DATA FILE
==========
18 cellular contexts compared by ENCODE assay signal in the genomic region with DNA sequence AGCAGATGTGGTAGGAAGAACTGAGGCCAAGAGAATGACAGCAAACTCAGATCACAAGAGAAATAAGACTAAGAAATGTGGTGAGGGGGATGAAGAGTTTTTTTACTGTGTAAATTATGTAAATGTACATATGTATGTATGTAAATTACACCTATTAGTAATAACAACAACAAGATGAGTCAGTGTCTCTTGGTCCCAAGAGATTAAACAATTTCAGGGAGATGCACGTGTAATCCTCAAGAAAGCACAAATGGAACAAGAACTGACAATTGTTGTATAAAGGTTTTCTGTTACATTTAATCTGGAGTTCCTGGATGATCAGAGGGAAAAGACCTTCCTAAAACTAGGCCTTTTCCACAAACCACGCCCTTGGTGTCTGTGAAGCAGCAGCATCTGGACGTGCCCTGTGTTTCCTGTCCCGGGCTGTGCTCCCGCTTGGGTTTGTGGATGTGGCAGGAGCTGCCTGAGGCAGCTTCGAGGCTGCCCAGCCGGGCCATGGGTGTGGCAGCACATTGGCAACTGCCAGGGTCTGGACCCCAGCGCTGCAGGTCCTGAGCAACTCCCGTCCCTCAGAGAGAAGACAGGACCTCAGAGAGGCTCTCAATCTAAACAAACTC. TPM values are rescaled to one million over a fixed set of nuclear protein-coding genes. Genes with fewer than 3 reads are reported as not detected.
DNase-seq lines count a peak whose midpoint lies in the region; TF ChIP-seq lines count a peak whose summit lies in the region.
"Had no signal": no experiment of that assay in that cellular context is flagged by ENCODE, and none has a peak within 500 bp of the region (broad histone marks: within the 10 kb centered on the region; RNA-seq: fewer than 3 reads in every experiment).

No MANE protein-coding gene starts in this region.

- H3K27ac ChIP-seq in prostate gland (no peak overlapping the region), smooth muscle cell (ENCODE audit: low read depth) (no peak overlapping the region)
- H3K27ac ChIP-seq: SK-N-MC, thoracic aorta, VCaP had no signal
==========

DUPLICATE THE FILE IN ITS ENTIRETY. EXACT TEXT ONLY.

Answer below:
18 cellular contexts compared by ENCODE assay signal in the genomic region with DNA sequence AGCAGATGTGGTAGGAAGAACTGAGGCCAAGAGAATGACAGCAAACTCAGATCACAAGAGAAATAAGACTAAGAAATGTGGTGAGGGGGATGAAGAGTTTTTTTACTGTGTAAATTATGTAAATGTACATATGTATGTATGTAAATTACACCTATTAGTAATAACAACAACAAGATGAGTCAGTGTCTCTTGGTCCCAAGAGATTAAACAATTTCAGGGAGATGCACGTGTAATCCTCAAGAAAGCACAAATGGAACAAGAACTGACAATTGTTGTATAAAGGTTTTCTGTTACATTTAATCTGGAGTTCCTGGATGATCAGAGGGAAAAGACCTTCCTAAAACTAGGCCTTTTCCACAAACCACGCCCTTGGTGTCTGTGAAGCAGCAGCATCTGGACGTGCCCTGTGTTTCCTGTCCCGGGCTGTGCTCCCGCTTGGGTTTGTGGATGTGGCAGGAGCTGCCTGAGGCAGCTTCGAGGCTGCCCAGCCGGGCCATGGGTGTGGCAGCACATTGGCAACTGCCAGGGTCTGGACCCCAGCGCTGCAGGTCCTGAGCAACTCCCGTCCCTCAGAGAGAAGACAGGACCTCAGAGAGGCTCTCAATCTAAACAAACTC. TPM values are rescaled to one million over a fixed set of nuclear protein-coding genes. Genes with fewer than 3 reads are reported as not detected.
DNase-seq lines count a peak whose midpoint lies in the region; TF ChIP-seq lines count a peak whose summit lies in the region.
"Had no signal": no experiment of that assay in that cellular context is flagged by ENCODE, and none has a peak within 500 bp of the region (broad histone marks: within the 10 kb centered on the region; RNA-seq: fewer than 3 reads in every experiment).

No MANE protein-coding gene starts in this region.

- H3K27ac ChIP-seq in prostate gland (no peak overlapping the region), smooth muscle cell (ENCODE audit: low read depth) (no peak overlapping the region)
- H3K27ac ChIP-seq: SK-N-MC, thoracic aorta, VCaP had no signal